Lumber prices continue to spiral lower, and that might be a good thing for home prices. The commodity surged throughout the pandemic, hitting an absurd high in May. Since then, prices have plummeted back to reality at a rapid pace, wiping out all of this year’s gains. This can result in a huge discount for lumber, which has contributed to soaring home prices.
Lumber Prices Have Wiped Out All Of 2021’s Gains
The price of lumber has cratered recently, losing all of this year’s gains. Spruce-pine-fir (SPF) lumber closed at $506.10/mbf today, down 20.2% from a month ago. The price has fallen 37.5% from a year ago, more than reversing the gains made this year. As big as that decline is, it’s nothing compared to the drop seen from the peak just a few months ago.
Lumber Prices Are Down 69% From Peak, Cheaper Than 2018
Just a few months ago people thought lumber prices would soar forever. They weren’t just a little wrong about that. Lumber prices peaked at $1,668/mbf on May 7, 2021, and have since dropped 69.7% since then. Niiice.
SPF Lumber Price
The closing price for SPF random length lumber.
Source: Trading View; Better Dwelling.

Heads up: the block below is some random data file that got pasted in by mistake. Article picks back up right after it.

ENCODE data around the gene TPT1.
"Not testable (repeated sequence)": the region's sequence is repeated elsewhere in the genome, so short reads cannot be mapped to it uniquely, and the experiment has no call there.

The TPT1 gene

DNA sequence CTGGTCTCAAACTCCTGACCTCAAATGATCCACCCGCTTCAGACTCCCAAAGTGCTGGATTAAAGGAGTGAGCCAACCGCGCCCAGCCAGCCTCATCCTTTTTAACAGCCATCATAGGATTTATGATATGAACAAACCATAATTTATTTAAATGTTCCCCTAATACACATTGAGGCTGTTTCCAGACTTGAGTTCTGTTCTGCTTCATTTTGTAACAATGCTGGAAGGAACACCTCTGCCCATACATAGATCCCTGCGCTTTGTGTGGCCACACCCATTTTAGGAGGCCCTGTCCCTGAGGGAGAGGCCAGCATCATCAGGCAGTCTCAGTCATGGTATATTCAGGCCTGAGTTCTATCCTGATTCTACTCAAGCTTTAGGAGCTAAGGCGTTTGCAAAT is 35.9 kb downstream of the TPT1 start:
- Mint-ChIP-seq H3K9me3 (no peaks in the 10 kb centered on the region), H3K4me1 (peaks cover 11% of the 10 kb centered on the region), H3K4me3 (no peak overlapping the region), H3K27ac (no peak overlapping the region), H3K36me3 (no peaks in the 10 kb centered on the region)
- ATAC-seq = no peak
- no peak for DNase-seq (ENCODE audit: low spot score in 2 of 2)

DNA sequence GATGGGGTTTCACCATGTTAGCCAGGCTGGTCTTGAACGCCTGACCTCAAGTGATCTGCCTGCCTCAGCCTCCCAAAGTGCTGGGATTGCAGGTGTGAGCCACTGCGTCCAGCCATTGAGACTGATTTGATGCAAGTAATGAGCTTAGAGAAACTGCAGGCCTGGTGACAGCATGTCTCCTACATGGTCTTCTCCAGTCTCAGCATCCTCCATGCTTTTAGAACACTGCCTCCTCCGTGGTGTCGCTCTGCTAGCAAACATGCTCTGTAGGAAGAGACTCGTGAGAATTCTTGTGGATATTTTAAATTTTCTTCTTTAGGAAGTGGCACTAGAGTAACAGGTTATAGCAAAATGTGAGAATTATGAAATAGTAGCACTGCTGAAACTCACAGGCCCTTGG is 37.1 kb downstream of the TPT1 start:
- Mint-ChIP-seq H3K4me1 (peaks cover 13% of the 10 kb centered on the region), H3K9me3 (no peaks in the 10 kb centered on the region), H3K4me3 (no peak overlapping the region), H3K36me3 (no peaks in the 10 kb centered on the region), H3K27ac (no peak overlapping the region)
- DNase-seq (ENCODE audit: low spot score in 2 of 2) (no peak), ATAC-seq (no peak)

Not quite to the price it was immediately before the pandemic, but it was more expensive just a few years ago. Back in 2018, lumber prices reached a high of $624/mbf, and prices are now 18.9% lower. This decline can turn into a huge benefit for homebuyers in the future.
Lumber Costs For The Average New Home Over $11,000 Cheaper Than Last Year
Building a home involves a lot of lumber, and the drop in prices is good news for home buyers. At the $1,600 peak, the rise in prices added ~US$47,800 to the cost of building a home. These costs are largely just passed onto consumers, pushing new home prices higher. It’s not just new buyers either. Pre-construction buyers from years ago have had to pay more to have their homes completed.
At today’s price, the contribution to home prices should be negative compared to last year. The average home should see a discount of US$11,700 in lumber costs compared to a year ago. Though surging inflation might consume a lot of that discount if it doesn’t prove to be transitory.
Does the drop bring in more buyers for support at this level? Or will commercial buyers listen to lumber execs, and wait for potentially cheaper lumber next year.
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